Locked[Archive] Re: B-17 Bomb Load

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2001/10/14 11:13:00 (permalink)

[Archive] Re: B-17 Bomb Load

> The B-17 manual states that the emergency max gross weight of the B-17 is
> 74,000 pounds. .......
>.....
> On page 317 of Martin Caiden's "THE B-17, THE FLYING FORTS" there is this
> remarkable statement:
> "When necessary, the B-17F could drag a staggering load of bombs into the
> air. It was possible (and some bombers did so) to carry eight 1,600-pound
> bombs in the internal bomb bay, as well as one 4,000-pounder tucked up
> beneath each wing, for the overwhelming load of 20,800 pounds of bombs.
....
>......

? The manual I have indicates that only six 1600-pound bombs
would fit int the bomb bay? It indicated to use stations
7,10,18,28,31,39. It only listed one bomb type, AN-MKI for the
1600lb, so perhaps there were other types of 1600lb bombs that
were smaller?

Regardless, I would assume that the plane wouldn't be able to get
up to high altitude with these large loads?

I was trying to use the various charts in the B-17 manuals to
figure out the range possible with different loads. There was a
"range" chart that was only for 6000lb and 10,000lb bomb loads,
and it didn't include climbing to altitude, so I tried using some of
the other charts that gave fuel consumpion for climbing and
cruising, etc.
Basically, I wasn't able to figure it out. From what I was reading on
the charts, it didn't even look possible for the plane to get up to
altitude (ie 25,000') with a 6,000 pound load, or even with a 5,000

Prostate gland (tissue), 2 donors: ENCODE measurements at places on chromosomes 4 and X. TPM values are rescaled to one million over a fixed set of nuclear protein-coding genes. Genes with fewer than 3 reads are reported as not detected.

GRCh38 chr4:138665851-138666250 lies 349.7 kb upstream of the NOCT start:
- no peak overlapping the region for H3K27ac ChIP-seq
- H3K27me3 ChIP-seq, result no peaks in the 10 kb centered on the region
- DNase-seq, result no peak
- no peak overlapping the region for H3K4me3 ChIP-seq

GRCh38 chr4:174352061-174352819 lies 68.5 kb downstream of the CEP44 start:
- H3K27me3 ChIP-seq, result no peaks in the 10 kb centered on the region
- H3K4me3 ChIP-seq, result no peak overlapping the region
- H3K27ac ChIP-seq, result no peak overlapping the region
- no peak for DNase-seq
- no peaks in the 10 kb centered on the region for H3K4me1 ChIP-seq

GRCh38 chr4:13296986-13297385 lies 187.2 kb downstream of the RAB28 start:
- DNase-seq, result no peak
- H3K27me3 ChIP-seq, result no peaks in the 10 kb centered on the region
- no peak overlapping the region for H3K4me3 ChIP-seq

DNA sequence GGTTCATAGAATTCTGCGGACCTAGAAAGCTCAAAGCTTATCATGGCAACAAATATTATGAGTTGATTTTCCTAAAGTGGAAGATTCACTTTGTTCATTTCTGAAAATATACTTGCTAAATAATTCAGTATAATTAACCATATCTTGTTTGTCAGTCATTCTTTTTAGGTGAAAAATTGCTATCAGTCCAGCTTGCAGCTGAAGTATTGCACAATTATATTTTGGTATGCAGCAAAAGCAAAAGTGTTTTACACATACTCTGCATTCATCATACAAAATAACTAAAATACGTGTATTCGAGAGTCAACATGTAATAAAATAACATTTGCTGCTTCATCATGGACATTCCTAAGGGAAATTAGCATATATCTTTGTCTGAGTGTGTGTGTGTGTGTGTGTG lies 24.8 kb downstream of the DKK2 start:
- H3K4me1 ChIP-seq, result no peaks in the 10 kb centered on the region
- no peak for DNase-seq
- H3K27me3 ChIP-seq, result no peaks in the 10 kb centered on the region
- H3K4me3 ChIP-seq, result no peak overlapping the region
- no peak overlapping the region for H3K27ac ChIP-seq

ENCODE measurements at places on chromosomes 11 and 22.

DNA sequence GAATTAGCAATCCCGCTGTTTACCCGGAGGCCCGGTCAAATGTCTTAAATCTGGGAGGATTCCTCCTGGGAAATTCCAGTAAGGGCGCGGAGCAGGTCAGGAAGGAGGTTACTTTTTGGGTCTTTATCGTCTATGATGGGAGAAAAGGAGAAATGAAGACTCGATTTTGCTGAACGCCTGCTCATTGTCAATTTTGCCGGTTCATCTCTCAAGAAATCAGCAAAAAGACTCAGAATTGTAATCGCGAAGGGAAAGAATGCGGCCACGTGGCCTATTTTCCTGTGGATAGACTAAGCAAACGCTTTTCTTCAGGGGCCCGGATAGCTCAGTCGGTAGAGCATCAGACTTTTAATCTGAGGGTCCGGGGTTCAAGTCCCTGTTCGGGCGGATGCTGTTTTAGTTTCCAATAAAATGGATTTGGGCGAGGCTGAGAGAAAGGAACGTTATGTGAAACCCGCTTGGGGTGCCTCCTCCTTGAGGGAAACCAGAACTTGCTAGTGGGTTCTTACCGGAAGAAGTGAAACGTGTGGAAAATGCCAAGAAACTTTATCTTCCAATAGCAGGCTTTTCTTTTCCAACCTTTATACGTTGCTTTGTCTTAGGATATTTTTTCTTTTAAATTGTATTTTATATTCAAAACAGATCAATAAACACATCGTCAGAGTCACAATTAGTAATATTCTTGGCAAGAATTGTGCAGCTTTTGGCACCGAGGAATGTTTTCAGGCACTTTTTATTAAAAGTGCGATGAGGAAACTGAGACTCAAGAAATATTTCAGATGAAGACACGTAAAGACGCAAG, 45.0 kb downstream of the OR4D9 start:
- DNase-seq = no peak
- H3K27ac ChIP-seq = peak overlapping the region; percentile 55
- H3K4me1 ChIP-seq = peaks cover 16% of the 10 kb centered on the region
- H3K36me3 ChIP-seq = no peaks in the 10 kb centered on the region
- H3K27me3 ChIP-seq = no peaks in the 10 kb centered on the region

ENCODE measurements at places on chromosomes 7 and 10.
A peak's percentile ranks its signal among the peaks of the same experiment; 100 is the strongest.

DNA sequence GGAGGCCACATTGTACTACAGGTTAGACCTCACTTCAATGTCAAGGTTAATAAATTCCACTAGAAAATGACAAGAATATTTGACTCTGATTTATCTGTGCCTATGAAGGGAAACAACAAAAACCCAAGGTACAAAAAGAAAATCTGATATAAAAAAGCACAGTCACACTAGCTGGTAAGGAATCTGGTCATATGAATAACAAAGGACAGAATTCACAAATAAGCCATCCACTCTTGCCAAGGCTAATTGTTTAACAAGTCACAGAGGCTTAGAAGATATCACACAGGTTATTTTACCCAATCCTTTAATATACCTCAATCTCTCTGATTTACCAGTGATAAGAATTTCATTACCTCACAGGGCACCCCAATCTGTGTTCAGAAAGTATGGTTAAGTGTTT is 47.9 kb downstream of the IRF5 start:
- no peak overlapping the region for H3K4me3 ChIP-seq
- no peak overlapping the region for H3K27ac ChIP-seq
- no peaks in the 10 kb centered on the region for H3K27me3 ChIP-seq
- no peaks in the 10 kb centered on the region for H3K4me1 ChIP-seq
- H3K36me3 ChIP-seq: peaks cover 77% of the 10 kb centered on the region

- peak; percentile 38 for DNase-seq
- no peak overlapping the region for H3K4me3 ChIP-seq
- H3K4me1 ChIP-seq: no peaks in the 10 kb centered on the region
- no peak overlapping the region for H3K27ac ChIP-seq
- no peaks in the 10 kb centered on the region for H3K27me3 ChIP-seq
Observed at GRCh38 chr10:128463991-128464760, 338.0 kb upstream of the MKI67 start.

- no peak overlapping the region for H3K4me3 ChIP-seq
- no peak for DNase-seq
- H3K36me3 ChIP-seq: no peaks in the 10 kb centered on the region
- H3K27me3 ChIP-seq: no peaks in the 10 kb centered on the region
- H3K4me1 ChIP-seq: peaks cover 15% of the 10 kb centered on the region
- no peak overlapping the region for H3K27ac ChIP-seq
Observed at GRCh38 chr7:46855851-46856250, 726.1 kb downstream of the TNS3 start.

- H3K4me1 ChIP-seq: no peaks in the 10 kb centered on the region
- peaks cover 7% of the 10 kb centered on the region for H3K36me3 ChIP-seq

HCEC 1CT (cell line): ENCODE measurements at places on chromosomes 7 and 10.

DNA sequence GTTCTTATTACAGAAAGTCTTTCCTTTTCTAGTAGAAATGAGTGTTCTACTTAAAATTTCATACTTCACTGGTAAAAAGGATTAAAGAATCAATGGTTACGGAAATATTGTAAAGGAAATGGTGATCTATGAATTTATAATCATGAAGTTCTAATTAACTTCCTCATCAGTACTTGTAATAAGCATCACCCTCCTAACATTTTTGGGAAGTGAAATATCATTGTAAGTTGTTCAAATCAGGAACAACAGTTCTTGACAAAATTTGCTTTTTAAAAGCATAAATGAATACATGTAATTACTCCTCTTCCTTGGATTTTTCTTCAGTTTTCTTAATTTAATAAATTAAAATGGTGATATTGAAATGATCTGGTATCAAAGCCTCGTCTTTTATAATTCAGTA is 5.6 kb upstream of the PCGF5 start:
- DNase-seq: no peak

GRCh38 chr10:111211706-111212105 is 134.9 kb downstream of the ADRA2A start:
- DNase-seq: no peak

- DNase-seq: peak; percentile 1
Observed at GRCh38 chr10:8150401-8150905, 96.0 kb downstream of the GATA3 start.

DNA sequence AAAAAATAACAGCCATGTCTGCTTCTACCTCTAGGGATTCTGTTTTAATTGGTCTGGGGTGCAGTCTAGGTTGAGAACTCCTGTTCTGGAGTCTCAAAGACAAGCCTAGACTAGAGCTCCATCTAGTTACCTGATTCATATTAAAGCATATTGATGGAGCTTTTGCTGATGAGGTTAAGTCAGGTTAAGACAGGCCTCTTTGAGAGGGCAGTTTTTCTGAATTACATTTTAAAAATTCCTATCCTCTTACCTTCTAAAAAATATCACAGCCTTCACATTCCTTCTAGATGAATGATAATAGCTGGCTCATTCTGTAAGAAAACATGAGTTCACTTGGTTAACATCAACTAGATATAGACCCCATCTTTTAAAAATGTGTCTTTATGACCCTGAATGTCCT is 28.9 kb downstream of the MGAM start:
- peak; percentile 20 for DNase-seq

pound load, that I know was commonly taken up to these altitudes,
and the fuel consumption curves didn't seem to have entries for
cruising with these loads.
Could you help with some suggestions as to how to estimate
range at different altitudes and bomb loads from the charts in the
manual?
My main reason was in trying to explain why my father's
squadron would have run out of fuel on a mission which would have
seemed to have been a relatively short mission (Bremmen). The
unusual thing which happened on this mission was that due to
heavy clouds at takeoff, they had to climb to over 20,000' for
assembly, instead of assembling at 8-10,000' as planned.
From reading the charts, I'm guessing that a fully loaded B-17
could only get up to 25,000' after it had lost some weight due to
using fuel, and that climbing up to 20,000 for assembly would have
used a LOT more fuel than normal? Would this be logical?

For the 20,000lb bomb load mentioned above, would they have
perhaps cut the fuel load in half to get down to the maximum load
limits, which would reduce the range even further. The curves in the
manual show the plane being able to climb up to about 10,000' with
a load like that, but it would use nearly a third of it's fuel just
getting to altitude (assuming that they only put in about 1600gal to
reduce the gross weight), so the range would be greatly reduced,
but I'm really at a loss as to how to figure out what the range would
be.
Anyway, I find this to be an interesting topic, and I'd really like to
figure out how to calculate how far these planes could go from the
charts and curves in the manuals, if anyone knows how.


Bill Jones N3JLQ Sweden Maine wejones@megalink.net
Main home page http://www.megalink.net/~wejones
WWII/B-17 page http://www.megalink.net/~wejones/wwii.html

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